Foreign Bank Account Reports—FBAR Traps
By Orlando Gotay
US persons are required to report annually to the US Treasury any financial interest in or signature authority over, foreign financial accounts that exceed certain value thresholds. You should treat this only as a “food for thought” primer; space does not permit an authoritative explanation. An “FBAR” is different from other forms that are filed with income tax returns. It is filed electronically with the US Treasury, not the IRS. It is due on June 30, 2016.
Are you a “US person”? Those are US citizens, green card holders, and others who meet the US “substantial presence test.” Some people may be US citizens without realizing it. Typical cases are those born in the United States who left at an early age or children of a US citizen parent born abroad. The former are virtually certain to be US citizens; children of US citizen parents born abroad need to examine their particular circumstances. Some may be citizens, and therefore “US persons.”
Some people are deemed “US persons” when they spend enough time in the US, meeting the “substantial presence test.” Typical inadvertent cases could include some Canadian snowbirds, believing they are OK because they only stay for the 180-day yearly period allowed them under US immigration law.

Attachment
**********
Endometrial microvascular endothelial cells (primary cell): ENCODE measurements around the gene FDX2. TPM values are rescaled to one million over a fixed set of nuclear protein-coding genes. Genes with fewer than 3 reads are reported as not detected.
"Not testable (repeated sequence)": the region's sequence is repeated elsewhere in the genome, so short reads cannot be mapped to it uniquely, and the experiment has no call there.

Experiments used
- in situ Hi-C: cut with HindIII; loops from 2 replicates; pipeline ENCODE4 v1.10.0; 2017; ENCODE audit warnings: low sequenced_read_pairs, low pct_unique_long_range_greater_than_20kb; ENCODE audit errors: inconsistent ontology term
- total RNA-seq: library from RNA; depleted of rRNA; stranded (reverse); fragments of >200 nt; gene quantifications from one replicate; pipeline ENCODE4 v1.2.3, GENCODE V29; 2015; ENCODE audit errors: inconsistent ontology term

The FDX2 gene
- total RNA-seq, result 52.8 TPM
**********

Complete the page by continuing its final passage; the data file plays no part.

Financial interest: If you are the owner of record, you have a financial interest over the entire account, even if other owners are not US persons. You also have a financial interest if the account is for a corporation, trust, or other entity that you control.
Signature authority: you have signature or other authority over an account if you (by yourself or with others) can control the disposition of money, funds, or other assets held in the financial account.
Foreign financial accounts: Besides bank accounts, quite a few other things also fall in the definition of financial account, such as life insurance policies with a cash surrender value, even if no money actually is disbursed. Mutual funds, brokerage accounts, prepaid debit cards, and many similar items also come in. Excluded are stocks, bonds, and Mexican Land Trusts (Fideicomisos). But note: an “account” held by the Fideicomiso itself could be reportable.
Who files? US persons with a financial interest or signature authority over foreign financial accounts that in the aggregate exceed US$10,000 at any time during the calendar year. The maximum yearly balance for each account is added up. If that total is greater than US$10,000, all foreign financial accounts are reportable.
Be diligent. Look into this now, when there is enough time to figure if you need to file an FBAR, collect the information, and file.
Orlando Gotay is a California licensed tax attorney (with a Master of Laws in Taxation) admitted to practice before the IRS, the US Tax Court, and other taxing agencies. His love of things Mexican has led him to devote part of his practice to the tax matters of US expats in Mexico. He can be reached at firstname.lastname@example.org.